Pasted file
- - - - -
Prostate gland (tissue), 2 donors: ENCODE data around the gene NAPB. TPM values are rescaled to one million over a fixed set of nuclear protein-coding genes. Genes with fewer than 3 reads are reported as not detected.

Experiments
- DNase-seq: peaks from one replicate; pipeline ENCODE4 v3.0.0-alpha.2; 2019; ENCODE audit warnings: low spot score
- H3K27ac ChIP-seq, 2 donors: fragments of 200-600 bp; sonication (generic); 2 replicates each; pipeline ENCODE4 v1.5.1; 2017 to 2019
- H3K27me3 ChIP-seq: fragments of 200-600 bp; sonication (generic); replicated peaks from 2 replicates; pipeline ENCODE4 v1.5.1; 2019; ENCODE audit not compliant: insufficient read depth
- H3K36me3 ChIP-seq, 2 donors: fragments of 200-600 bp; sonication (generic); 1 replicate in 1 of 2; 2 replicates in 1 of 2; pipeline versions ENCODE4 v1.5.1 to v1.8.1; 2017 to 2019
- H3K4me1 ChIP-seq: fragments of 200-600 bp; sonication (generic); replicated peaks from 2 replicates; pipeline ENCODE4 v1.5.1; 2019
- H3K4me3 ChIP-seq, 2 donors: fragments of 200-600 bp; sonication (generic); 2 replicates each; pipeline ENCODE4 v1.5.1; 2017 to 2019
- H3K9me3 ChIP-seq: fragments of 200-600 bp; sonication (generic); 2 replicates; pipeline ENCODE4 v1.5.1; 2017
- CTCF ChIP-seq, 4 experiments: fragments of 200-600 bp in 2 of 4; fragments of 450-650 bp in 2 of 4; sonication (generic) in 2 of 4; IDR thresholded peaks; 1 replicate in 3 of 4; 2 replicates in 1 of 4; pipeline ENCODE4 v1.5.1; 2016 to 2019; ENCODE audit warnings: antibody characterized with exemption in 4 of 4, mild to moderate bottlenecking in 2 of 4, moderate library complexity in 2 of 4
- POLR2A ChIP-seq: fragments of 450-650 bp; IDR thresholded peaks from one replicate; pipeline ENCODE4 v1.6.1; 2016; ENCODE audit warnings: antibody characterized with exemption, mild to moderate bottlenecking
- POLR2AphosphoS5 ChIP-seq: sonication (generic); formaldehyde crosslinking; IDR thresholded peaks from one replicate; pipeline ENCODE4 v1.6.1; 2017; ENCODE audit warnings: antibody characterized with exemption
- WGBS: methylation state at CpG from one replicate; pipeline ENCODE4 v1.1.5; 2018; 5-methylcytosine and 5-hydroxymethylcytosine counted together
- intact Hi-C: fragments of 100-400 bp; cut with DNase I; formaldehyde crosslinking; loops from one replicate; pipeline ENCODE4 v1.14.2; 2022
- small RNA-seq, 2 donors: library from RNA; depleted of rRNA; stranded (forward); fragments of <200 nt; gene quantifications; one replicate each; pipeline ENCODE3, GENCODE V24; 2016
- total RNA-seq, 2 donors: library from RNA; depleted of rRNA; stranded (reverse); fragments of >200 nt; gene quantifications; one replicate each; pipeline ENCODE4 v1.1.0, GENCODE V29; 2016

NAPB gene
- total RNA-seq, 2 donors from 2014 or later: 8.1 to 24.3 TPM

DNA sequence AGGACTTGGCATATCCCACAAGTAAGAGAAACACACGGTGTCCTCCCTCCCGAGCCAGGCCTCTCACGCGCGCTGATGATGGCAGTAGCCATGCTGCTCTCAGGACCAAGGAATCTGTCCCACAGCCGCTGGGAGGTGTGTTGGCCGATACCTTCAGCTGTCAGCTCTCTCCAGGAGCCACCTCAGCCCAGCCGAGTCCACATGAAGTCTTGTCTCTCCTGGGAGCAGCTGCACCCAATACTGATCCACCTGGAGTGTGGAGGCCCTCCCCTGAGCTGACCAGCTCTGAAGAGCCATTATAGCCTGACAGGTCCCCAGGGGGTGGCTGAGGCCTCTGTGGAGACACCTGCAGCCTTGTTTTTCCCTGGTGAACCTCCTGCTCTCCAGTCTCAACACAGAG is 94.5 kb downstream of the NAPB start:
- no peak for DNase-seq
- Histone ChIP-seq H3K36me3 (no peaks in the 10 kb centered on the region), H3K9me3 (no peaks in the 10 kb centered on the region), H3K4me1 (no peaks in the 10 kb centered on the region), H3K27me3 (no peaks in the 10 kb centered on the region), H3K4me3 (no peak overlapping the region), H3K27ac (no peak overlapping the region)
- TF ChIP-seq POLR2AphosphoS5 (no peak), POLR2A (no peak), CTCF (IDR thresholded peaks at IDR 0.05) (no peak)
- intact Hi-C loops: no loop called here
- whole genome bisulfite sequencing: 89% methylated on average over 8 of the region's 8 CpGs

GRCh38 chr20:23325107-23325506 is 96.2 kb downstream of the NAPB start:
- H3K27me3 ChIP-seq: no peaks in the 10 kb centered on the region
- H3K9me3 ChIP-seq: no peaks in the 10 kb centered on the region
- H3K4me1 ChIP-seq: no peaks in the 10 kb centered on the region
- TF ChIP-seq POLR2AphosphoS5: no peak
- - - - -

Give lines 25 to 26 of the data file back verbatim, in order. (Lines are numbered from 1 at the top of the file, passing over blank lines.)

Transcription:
GRCh38 chr20:23325107-23325506 is 96.2 kb downstream of the NAPB start:
- H3K27me3 ChIP-seq: no peaks in the 10 kb centered on the region